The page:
Ginger and White Cats

A ginger and white cat is a type of coat colour and pattern commonly found in mixed breed as well as purebred cats. It consists of a red tabby colour intermingled with white.

The orange (O) gene is dominant, which means if the cat inherits one copy of the O gene from a parent, it will override any other colours, however, this is where it becomes a bit confusing. The O gene is located on the X chromosome, the female has two X chromosomes (XX), while the male has one X and one Y (XY). As the female has two X chromosomes, if she inherits the O gene from one parent and the o (non-orange) gene from the other parent, she will be a mixture of orange and non-orange (usually black or brown). The reason for the patchwork effect in female cats heterozygous for the O gene (Oo) is X chromosome inactivation – one of the X chromosome in every cell in the embryo is randomly inactivated, and the gene on the other X chromosome is expressed.

Below shows what colour the offspring will be with different combinations.

  • Male: OO (orange)
  • Male: Oo (orange)
  • Male: oo (non-orange)
  • Female: OO (orange)
  • Female: Oo (orange and black or brown, referred to as tortoiseshell)
  • Female: oo (non-orange)

For the orange and white coat combination, the cat must also inherit the codominant white spotting gene (WS). This gene disrupts the migration of melanocytes to certain areas of skin, resulting in areas of white. The white spotting pattern is due to the insertion of feline endogenous retrovirus in the KIT gene. Cats with two copies of the   WS gene (ie: homozygous) is thought to result in more white.

All cats with orange in their coats are tabby, which occurs in several patterns including mackerel, classic and spotted.

Mackerel tabby (Mc) is the most common (wild-type pattern), which consists of well-defined, evenly spaced thin vertical stripes which look like thin fishbones on the sides of the body which extend from the shoulder to the tail, as well as rings around the legs.

Classic tabby (mc) pattern consists of dark whorls on a lighter background. The ideal classic tabby will have a bullseye or oyster mark on each flank. Classic tabby is recessive to mackerel tabby, and the cat must inherit two copies to display the characteristic blotched pattern. Because the classic tabby pattern is recessive to mackerel and spotted, two classic tabby cats cannot produce mackerel or spotted tabby offspring.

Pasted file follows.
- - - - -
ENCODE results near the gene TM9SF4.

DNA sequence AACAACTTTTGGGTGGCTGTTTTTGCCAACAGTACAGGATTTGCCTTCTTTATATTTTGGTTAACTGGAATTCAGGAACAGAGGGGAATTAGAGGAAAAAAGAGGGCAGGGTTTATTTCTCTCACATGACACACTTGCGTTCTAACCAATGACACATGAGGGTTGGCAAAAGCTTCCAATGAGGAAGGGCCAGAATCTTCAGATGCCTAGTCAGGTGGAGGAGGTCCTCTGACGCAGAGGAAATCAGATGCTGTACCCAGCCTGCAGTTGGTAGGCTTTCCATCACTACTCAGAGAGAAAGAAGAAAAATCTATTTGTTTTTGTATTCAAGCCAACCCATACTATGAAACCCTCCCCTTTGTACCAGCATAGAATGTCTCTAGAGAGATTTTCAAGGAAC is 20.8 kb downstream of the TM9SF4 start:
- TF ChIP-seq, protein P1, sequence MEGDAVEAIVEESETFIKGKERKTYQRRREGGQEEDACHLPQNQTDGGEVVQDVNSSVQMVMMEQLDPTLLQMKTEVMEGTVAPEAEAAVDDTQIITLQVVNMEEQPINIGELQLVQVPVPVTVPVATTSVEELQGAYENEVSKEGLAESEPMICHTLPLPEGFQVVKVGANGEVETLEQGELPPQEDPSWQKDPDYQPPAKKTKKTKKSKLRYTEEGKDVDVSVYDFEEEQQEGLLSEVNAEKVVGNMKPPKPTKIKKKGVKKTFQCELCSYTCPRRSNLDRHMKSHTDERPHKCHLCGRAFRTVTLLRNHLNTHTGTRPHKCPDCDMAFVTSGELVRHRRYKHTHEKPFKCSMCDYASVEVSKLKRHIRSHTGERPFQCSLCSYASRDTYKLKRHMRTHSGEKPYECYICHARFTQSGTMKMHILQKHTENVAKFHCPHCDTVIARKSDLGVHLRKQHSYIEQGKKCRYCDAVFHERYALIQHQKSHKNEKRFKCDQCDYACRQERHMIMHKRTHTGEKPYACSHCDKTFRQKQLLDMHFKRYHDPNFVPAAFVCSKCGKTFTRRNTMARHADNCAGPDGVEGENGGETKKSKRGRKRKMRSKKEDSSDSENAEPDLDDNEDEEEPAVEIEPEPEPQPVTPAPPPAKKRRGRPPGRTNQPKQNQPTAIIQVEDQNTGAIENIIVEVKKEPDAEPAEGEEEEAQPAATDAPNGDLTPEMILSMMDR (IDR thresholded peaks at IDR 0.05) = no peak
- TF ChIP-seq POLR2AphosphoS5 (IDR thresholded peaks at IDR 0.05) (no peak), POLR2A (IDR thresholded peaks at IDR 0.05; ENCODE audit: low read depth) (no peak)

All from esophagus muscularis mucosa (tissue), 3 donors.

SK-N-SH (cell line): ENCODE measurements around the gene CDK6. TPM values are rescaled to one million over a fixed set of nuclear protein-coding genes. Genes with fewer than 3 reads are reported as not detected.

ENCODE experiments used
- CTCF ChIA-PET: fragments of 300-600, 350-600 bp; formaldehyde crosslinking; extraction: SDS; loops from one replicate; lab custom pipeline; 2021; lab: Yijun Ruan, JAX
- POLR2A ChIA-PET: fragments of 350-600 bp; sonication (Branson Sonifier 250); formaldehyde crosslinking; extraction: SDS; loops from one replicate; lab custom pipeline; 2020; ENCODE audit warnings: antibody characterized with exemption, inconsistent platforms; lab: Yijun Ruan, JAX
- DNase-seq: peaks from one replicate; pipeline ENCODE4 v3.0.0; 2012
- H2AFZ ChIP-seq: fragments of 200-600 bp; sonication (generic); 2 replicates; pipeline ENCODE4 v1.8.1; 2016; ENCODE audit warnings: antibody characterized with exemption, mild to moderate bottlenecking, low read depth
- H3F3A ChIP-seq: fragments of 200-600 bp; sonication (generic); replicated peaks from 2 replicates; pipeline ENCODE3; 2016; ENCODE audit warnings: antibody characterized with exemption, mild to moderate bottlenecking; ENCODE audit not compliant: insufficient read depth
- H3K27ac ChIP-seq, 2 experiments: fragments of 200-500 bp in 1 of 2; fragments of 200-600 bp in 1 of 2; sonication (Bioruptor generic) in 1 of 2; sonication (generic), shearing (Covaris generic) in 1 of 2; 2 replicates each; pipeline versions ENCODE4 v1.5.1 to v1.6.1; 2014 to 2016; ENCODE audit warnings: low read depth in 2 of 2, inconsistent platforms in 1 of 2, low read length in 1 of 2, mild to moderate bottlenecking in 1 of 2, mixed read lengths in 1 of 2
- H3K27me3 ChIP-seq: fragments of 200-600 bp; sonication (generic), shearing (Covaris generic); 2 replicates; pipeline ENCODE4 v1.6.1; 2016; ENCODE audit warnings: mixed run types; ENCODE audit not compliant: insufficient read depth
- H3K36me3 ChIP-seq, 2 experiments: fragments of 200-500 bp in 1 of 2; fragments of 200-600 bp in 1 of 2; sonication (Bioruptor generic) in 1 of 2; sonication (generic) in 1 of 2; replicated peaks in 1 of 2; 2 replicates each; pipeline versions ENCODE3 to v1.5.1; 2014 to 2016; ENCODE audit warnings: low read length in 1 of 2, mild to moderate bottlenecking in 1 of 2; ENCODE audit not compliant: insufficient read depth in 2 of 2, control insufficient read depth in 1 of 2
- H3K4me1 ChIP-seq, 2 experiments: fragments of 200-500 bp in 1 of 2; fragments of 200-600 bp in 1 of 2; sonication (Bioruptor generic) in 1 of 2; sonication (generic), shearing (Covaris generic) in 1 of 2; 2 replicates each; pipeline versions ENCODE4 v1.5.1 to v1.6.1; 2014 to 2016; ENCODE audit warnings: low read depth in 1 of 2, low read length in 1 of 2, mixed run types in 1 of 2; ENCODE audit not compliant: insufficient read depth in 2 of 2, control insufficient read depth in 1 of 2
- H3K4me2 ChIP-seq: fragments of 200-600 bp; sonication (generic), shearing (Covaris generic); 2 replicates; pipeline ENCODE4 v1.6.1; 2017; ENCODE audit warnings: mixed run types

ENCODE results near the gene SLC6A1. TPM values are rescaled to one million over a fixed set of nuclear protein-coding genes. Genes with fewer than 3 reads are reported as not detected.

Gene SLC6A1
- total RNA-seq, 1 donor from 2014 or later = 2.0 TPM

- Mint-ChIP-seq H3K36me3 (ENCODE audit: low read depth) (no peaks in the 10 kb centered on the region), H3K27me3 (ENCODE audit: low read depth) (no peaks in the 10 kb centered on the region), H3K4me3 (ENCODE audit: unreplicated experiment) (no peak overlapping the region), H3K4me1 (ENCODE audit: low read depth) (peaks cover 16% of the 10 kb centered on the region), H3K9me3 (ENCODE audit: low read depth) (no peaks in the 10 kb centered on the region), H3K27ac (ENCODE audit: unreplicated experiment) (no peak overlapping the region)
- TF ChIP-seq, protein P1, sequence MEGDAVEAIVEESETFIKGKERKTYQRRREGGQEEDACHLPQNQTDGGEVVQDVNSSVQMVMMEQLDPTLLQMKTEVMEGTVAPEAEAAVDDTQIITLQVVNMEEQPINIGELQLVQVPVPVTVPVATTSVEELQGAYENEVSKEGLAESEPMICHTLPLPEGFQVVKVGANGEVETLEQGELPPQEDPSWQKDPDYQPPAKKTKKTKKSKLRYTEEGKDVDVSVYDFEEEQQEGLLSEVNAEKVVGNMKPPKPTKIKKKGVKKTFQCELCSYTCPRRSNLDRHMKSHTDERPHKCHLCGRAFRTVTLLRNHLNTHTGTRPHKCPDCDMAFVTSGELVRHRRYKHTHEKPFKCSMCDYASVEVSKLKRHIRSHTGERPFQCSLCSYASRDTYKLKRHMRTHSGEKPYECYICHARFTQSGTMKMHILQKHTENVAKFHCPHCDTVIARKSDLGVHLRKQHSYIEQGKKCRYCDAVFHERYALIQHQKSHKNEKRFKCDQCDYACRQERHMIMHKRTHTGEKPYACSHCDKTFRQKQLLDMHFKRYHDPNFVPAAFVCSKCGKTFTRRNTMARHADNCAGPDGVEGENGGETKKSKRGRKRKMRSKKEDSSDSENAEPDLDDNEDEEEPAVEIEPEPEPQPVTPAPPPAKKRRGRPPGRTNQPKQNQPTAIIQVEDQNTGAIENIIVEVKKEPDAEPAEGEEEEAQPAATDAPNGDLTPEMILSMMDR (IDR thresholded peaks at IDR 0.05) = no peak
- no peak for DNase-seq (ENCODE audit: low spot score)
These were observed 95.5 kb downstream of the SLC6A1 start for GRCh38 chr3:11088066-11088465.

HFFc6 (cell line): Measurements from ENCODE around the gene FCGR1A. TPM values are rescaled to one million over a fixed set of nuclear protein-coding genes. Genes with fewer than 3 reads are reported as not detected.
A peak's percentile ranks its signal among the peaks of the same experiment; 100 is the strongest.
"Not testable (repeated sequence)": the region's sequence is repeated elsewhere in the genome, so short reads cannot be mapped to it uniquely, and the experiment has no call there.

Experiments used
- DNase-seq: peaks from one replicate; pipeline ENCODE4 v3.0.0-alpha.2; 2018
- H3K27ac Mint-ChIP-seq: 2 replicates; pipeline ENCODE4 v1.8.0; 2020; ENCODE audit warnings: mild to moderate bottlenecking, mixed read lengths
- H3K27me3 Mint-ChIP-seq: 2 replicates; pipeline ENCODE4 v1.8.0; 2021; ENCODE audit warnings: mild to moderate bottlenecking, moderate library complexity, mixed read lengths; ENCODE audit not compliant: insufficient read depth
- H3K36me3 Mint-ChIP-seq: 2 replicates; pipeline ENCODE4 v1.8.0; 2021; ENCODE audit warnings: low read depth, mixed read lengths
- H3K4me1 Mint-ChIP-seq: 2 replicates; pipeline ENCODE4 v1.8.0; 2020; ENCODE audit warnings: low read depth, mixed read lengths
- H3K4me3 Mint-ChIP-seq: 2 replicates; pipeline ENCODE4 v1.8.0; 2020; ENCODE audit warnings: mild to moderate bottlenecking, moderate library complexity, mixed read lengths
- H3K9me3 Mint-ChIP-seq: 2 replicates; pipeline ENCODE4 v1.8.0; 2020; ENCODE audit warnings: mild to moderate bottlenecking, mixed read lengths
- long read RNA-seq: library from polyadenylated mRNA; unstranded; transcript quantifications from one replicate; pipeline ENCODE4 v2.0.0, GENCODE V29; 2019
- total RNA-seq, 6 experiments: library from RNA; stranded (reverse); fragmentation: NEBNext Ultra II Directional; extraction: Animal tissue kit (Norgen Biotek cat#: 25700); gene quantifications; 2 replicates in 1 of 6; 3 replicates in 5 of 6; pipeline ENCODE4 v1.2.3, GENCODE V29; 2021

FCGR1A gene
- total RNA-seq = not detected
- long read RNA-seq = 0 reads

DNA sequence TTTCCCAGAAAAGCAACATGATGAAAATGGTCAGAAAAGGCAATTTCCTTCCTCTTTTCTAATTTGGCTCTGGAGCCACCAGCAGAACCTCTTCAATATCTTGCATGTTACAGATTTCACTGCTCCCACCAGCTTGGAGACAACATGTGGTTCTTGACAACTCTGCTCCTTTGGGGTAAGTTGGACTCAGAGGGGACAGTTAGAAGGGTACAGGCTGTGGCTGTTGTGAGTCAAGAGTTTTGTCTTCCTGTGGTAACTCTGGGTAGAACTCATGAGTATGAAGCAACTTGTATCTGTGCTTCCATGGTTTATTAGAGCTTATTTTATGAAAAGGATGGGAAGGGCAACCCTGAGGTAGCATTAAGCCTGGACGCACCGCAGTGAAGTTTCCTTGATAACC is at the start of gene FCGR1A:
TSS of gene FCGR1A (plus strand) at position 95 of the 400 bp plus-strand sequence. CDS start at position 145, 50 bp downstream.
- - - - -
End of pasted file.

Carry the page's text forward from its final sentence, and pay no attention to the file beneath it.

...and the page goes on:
Red classic tabby exotic shorthair

Spotted tabby (Sp) is a variant of the mackerel tabby however a modifier gene breaks the characteristic mackerel stripes up into spots. This combination of spots on a pale background makes the cat look like a miniature leopard.

What are ginger and white cats called? 

Ginger and white cats may be called ginger and white, red and white or orange and white. Other words to describe cats with two colours include piebald and bi-colour, those terms can be applied to any cat with two coat colours (black and white, red and white, blue and white etc).

Frequently asked questions? 

Can a female cat be ginger and white? 

Yes, a female cat can be ginger and white but must inherit a copy of the O gene from both parents.

Are ginger and white cats friendly? 

The personality of a cat is determined in part by genetics, but more importantly, early experiences as a kitten are more important factors. Kittens who have had plenty of positive interaction with people in the critical socialisation period tend to grow up into well-rounded and friendly adult cats.

Are ginger and white cats rare? 

No, ginger and white cats are not rare.

Can ginger and white cats be female? 

Yes, ginger and white occur in both male and female cats, however, the female must inherit two copies of the O gene to be ginger.

How rare is a female ginger cat? 

There are roughly three males to one female ginger cat.

What breed is the ginger or ginger and white cat? 

The ginger and ginger and white coat colour/pattern is found in both purebred as well as mixed breed cats. Most ginger and white cats are mixed breed (non-pedigree).

Julia Wilson is a cat expert with over 20 years of experience writing about a wide range of cat topics, with a special interest in cat health, welfare and preventative care. Julia lives in Sydney with her family, four cats and two dogs. She enjoys photography, gardening and running in her spare time. Full author bio Contact Julia